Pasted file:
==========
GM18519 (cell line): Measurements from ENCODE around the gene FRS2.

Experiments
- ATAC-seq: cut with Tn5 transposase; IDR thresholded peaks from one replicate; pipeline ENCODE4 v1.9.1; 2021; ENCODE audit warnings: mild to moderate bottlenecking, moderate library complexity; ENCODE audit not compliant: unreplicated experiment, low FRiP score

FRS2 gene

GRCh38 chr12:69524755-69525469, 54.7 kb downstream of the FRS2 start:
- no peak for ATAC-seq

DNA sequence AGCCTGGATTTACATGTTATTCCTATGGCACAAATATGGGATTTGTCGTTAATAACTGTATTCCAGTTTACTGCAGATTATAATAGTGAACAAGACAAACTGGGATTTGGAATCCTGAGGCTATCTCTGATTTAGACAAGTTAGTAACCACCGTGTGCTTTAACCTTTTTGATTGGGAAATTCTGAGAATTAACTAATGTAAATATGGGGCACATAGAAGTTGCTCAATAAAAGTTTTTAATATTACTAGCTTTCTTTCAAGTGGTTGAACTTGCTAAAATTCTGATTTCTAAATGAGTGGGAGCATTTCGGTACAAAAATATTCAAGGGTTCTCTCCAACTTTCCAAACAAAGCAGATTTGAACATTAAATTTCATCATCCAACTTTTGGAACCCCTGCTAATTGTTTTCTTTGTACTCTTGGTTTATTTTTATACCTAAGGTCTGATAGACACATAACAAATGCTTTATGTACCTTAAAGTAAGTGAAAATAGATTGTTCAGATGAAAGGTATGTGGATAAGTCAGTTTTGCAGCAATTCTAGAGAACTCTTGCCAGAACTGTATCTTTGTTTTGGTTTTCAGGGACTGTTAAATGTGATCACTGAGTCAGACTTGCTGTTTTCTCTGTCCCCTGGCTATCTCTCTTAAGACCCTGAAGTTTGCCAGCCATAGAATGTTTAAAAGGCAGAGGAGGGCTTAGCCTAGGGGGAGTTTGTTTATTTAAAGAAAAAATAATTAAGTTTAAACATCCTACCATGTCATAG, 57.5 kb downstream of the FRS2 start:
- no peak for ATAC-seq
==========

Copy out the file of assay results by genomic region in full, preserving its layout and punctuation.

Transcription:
GM18519 (cell line): Measurements from ENCODE around the gene FRS2.

Experiments
- ATAC-seq: cut with Tn5 transposase; IDR thresholded peaks from one replicate; pipeline ENCODE4 v1.9.1; 2021; ENCODE audit warnings: mild to moderate bottlenecking, moderate library complexity; ENCODE audit not compliant: unreplicated experiment, low FRiP score

FRS2 gene

GRCh38 chr12:69524755-69525469, 54.7 kb downstream of the FRS2 start:
- no peak for ATAC-seq

DNA sequence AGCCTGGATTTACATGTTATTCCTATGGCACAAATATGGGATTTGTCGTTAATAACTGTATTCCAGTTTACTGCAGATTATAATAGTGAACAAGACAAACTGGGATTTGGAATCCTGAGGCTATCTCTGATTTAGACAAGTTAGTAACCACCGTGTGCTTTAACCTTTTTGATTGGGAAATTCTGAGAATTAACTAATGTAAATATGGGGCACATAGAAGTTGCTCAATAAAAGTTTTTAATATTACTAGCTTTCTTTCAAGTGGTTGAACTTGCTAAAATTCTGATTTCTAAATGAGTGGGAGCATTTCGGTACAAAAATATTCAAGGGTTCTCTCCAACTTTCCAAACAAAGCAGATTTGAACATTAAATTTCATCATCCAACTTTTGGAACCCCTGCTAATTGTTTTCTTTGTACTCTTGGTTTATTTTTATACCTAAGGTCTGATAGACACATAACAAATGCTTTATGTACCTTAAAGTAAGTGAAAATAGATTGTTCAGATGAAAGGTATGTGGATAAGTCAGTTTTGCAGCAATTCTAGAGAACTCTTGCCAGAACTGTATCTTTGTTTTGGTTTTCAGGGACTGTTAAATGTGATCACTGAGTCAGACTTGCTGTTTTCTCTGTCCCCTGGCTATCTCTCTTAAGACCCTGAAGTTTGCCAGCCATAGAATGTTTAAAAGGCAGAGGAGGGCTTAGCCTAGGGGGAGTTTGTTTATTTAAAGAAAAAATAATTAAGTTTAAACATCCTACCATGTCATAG, 57.5 kb downstream of the FRS2 start:
- no peak for ATAC-seq